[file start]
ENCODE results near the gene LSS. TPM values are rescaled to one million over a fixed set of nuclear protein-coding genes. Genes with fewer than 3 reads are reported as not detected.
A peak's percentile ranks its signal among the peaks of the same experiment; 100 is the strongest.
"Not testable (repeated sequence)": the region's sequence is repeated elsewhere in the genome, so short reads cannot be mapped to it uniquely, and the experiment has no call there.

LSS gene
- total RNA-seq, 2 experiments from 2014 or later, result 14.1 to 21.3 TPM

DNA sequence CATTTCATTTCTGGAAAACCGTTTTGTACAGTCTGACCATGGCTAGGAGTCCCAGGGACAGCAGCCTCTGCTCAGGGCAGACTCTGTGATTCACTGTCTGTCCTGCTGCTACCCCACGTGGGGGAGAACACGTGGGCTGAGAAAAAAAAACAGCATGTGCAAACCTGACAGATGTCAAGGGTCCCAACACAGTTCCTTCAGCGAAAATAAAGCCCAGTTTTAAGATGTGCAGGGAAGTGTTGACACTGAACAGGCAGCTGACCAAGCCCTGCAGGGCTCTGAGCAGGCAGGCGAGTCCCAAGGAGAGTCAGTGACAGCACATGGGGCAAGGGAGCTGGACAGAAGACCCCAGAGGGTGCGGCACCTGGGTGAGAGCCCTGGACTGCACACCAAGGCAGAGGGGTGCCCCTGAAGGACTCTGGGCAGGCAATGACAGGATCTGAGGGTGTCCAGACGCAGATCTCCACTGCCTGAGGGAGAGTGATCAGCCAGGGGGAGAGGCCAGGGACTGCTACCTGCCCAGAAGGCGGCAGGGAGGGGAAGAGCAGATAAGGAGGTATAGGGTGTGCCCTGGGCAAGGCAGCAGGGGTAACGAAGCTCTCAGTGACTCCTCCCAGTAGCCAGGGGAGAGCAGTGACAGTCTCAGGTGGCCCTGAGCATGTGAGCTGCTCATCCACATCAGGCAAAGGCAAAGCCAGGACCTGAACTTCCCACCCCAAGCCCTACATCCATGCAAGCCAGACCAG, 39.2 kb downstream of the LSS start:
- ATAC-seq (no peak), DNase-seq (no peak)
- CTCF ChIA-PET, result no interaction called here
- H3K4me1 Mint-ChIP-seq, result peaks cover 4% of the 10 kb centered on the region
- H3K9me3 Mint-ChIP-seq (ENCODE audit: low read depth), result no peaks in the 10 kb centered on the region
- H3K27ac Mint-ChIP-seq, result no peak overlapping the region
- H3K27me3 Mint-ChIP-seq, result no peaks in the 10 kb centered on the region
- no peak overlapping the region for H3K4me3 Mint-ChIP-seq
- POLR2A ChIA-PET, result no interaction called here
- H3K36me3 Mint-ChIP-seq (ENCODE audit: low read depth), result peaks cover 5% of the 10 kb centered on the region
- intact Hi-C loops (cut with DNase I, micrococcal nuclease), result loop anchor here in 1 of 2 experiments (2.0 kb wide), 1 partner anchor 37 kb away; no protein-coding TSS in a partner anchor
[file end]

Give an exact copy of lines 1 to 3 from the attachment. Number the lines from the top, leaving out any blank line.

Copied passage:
ENCODE results near the gene LSS. TPM values are rescaled to one million over a fixed set of nuclear protein-coding genes. Genes with fewer than 3 reads are reported as not detected.
A peak's percentile ranks its signal among the peaks of the same experiment; 100 is the strongest.
"Not testable (repeated sequence)": the region's sequence is repeated elsewhere in the genome, so short reads cannot be mapped to it uniquely, and the experiment has no call there.